The happy mouths that are of the same type of the regular legal bits (e.g. a regular loose ring snaffle, single joint) are legal, because they are plastic covered versions of a legal bit. The ones that are not a legal bit, remain illegal - e.g. a happy mouth pelham.
              Remember courage is not the absence of fear; it is doing what you need to do in spite of your fear. -Sue Foley.

              Comment


              • #8
                Not quite. The rule is that a bit must be smooth, and many Happy Mouth bits have all those little ridges in them. Also, the Happy Mouth "french link" actually has a roller in the middle, making it illegal. The Happy Mouth "dog bone" rubber mullen is illegal, because it's flexible.

                And, it's the hard rubber bits that are legal, not the flexible. Check the rules.
                In loving memory of Laura Jahnke.
                A life lived by example, done too soon.
                www.caringbridge.org/page/laurajahnke/

                Comment

                • Original Poster

                  #9
                  Rule Book Citation

                  I actually do think, from my understanding of the rules, a flexible plastic or rubber bit is legal:

                  "*Any of the above may be made with a rubber, plastic or leather covering, but the bit may not be modified by adding latex or other material. Bits with mouthpieces made of synthetic material are permitted, provided that the contours of the bit conform to the contours of one of the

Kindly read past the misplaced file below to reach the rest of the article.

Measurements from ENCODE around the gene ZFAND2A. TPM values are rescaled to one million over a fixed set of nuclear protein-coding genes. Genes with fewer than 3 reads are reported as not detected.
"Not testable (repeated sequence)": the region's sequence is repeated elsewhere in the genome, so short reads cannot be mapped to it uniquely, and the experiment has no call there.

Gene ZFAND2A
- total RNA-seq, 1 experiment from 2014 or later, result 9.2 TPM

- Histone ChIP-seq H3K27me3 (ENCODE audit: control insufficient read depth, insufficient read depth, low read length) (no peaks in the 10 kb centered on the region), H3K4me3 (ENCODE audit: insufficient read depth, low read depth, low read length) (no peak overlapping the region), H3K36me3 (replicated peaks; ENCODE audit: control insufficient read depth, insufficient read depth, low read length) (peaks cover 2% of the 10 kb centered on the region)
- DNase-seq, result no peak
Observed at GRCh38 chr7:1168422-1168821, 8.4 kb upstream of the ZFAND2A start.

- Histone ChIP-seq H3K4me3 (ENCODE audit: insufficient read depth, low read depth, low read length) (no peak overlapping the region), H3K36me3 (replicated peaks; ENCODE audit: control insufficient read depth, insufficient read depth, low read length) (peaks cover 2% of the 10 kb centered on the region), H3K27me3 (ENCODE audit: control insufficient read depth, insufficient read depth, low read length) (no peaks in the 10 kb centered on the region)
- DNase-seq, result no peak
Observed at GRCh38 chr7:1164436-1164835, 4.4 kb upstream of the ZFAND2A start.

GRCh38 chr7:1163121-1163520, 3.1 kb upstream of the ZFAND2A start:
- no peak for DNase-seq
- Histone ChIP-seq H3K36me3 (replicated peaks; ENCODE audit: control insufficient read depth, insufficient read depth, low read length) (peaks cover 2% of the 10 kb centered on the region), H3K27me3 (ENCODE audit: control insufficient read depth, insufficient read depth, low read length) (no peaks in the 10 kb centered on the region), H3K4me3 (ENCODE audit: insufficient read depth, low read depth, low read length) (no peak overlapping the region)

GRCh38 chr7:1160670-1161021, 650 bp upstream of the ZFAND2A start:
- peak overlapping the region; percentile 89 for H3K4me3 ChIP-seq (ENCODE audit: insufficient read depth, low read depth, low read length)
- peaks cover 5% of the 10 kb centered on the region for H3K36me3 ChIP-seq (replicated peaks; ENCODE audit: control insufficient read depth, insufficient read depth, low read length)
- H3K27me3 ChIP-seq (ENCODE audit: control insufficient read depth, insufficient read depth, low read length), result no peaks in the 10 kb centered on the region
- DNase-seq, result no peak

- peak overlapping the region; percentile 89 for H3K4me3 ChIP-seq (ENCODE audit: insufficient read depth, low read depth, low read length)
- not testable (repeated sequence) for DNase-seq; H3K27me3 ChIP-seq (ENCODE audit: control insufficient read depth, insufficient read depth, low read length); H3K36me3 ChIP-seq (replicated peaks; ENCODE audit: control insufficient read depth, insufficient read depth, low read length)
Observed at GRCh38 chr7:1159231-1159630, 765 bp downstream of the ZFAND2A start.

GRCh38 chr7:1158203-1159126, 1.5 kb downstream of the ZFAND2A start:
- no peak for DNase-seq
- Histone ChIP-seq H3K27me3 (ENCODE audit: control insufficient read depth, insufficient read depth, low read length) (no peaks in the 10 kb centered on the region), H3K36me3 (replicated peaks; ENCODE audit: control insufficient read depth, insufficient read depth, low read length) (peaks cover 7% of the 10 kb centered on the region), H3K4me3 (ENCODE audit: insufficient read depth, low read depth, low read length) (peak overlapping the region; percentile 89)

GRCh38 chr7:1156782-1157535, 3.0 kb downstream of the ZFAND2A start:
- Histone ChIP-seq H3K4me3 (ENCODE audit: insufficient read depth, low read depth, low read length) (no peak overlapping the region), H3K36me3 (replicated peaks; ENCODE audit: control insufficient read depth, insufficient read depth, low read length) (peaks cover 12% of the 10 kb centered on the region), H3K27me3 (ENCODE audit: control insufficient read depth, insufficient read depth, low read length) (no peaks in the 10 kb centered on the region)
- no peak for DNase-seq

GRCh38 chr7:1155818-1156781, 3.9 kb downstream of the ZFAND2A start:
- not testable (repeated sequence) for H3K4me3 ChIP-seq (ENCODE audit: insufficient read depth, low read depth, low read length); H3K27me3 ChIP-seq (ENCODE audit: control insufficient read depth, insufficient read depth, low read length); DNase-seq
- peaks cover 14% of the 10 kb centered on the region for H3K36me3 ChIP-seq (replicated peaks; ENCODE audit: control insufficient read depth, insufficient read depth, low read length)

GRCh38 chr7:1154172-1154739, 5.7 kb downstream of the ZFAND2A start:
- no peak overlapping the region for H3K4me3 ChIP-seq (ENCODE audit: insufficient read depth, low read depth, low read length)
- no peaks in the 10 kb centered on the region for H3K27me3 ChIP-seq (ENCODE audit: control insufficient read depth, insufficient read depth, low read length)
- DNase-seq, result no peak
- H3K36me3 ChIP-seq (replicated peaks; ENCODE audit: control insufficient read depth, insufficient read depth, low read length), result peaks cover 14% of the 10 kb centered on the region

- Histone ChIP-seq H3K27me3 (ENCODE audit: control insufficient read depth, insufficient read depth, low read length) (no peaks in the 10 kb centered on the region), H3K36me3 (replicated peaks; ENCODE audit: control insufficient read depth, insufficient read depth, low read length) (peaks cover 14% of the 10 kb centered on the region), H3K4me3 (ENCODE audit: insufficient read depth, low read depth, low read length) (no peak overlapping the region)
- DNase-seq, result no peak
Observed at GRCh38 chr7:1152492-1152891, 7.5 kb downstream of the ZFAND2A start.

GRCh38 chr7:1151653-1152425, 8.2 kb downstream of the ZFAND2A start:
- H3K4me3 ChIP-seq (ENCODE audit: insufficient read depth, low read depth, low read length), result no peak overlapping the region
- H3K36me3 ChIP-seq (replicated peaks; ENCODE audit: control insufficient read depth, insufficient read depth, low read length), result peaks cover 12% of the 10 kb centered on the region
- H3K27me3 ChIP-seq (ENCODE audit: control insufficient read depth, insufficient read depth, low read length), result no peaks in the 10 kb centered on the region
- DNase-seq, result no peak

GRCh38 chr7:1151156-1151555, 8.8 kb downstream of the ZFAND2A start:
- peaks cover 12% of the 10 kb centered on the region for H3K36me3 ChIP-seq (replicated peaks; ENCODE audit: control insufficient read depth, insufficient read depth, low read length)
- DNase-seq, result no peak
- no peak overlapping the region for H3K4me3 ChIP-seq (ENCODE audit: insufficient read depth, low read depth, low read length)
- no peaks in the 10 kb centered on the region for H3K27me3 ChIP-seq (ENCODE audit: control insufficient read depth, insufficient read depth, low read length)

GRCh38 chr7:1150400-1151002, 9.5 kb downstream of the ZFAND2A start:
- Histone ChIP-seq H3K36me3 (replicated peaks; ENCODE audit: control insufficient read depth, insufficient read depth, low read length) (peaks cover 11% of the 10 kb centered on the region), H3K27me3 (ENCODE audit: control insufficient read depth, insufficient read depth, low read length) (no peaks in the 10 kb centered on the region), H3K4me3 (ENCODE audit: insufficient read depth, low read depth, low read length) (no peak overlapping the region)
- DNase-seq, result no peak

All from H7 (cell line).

bits pictured above. Flexible rubber or synthetic mouthpieces are permitted." (USEF, 2008)

                  This is from page DR18 on the pdf.

                  I *think* the nathe bits should be legal ?
                  Remember courage is not the absence of fear; it is doing what you need to do in spite of your fear. -Sue Foley.

                  Comment


                  • #10
                    Originally posted by ESG View Post
                    Not quite. The rule is that a bit must be smooth, and many Happy Mouth bits have all those little ridges in them. Also, the Happy Mouth "french link" actually has a roller in the middle, making it illegal. The Happy Mouth "dog bone" rubber mullen is illegal, because it's flexible.

                    And, it's the hard rubber bits that are legal, not the flexible. Check the rules.
                    I think you're getting the "Double Jointed Happy Mouth" and the "French Link Happy Mouth" confused. There is a bonafied french link Happy Mouth..

                    http://www.doversaddlery.com/images/200/01668.jpg

                    Versus their "double jointed" model:

                    http://www.doversaddlery.com/images/200/01674.jpg
                    Tell a Gelding. Ask a Stallion. Discuss it with a Mare... Pray if it's a Pony!

                    Comment


                    • #11
                      Originally posted by ESG View Post
                      Not quite. The rule is that a bit must be smooth, and many Happy Mouth bits have all those little ridges in them. Also, the Happy Mouth "french link" actually has a roller in the middle, making it illegal. The Happy Mouth "dog bone" rubber mullen is illegal, because it's flexible.

                      And, it's the hard rubber bits that are legal, not the flexible. Check the rules.
                      hang on... am i right or wrong when i'm thinking these bits are only illegal for show? they can be used at home right?

                      Comment


                      • #12
                        The fact that some of us get confused about what bits are legal and which are not says that the rules aren't easy to understand.

                        This is the bit I am using on my 4 year old. If it isn't legal, then I need to know now. I can't imagine why it wouldn't be.

                        http://www.bitofbritain.com/ProductD...oductCode=0121